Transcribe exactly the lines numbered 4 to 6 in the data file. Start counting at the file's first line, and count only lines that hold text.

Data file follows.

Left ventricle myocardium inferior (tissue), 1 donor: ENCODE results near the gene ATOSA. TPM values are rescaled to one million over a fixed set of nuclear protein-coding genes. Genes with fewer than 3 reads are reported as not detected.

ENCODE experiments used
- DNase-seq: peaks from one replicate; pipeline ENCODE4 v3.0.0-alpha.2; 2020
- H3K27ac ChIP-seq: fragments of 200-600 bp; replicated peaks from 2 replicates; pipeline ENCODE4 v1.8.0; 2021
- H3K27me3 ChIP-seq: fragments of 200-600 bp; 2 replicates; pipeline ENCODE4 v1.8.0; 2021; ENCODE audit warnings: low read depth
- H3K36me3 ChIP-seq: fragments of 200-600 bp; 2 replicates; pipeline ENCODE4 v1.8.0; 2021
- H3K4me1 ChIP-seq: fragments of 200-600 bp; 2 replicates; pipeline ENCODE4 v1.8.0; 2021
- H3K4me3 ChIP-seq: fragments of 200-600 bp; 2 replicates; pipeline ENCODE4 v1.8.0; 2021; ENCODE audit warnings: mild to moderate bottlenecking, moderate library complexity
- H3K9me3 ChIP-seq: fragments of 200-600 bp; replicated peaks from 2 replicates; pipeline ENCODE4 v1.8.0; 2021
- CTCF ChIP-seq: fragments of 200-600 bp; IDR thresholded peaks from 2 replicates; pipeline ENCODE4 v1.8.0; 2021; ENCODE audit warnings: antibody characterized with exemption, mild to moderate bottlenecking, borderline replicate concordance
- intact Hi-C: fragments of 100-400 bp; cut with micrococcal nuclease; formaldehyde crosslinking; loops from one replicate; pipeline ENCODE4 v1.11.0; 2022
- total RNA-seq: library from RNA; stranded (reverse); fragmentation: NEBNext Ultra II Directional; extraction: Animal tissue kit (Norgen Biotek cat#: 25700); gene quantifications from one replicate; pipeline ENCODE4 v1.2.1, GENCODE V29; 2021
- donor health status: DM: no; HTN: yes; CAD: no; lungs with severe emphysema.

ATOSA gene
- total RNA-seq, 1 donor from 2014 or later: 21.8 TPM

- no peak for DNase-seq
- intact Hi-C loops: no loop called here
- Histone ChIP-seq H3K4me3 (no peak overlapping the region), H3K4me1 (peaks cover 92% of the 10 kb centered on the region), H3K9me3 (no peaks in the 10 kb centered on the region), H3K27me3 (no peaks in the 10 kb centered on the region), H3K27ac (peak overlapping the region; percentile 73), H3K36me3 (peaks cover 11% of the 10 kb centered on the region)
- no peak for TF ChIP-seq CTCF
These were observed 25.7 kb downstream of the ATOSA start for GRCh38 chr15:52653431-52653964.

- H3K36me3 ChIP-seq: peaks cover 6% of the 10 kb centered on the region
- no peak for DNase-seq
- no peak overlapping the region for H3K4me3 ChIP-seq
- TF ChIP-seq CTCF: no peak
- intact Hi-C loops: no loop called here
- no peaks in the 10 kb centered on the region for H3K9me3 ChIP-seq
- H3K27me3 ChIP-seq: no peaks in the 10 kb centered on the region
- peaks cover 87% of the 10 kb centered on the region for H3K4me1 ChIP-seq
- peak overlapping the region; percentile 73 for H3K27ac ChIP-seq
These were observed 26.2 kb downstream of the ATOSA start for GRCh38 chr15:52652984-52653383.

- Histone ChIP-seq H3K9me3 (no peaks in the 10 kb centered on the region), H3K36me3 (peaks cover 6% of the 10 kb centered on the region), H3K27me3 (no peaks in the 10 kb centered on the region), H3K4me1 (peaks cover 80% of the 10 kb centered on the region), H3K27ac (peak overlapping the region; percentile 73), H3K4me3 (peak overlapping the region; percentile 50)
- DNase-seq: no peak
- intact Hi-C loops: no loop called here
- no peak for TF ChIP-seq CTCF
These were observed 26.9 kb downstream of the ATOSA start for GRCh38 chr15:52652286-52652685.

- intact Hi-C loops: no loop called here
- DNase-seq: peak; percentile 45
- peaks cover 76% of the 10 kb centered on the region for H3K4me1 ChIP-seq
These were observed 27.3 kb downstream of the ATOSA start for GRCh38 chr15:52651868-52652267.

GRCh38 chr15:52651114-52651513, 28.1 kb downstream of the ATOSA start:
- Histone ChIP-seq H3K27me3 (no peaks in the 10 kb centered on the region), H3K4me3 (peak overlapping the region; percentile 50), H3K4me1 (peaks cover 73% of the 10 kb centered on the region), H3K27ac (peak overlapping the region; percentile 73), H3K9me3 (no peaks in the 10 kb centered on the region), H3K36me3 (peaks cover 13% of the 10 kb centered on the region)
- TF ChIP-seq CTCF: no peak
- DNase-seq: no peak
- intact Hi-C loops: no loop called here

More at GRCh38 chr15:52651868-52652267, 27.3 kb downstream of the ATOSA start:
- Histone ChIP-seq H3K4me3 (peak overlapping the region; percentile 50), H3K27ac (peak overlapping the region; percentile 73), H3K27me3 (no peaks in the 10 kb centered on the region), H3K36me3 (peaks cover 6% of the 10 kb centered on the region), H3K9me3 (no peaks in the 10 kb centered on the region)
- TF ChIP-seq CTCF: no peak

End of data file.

- H3K27ac ChIP-seq: fragments of 200-600 bp; replicated peaks from 2 replicates; pipeline ENCODE4 v1.8.0; 2021
- H3K27me3 ChIP-seq: fragments of 200-600 bp; 2 replicates; pipeline ENCODE4 v1.8.0; 2021; ENCODE audit warnings: low read depth
- H3K36me3 ChIP-seq: fragments of 200-600 bp; 2 replicates; pipeline ENCODE4 v1.8.0; 2021